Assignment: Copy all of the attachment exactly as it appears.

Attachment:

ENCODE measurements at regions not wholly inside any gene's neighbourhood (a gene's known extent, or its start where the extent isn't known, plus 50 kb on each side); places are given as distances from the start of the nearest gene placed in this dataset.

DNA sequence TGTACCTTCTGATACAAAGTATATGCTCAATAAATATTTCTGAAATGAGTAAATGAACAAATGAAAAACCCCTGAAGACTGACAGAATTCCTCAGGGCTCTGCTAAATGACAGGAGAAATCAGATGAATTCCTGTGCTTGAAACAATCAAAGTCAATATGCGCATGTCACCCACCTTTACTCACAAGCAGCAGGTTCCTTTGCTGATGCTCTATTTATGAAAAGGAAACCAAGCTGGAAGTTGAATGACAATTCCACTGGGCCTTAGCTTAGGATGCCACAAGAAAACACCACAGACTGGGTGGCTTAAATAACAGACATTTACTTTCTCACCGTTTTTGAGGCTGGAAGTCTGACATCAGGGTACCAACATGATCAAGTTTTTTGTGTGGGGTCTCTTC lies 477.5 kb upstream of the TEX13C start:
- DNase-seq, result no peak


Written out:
ENCODE measurements at regions not wholly inside any gene's neighbourhood (a gene's known extent, or its start where the extent isn't known, plus 50 kb on each side); places are given as distances from the start of the nearest gene placed in this dataset.

DNA sequence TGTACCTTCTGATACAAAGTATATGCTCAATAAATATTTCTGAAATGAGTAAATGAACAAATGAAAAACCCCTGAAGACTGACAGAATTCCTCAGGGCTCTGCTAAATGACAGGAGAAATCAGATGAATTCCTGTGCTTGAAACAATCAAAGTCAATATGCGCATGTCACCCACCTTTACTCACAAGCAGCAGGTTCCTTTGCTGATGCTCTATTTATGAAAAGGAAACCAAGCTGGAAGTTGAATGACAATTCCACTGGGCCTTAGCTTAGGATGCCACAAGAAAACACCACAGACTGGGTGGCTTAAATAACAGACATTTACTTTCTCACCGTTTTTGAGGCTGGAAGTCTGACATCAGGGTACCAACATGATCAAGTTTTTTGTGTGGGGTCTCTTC lies 477.5 kb upstream of the TEX13C start:
- DNase-seq, result no peak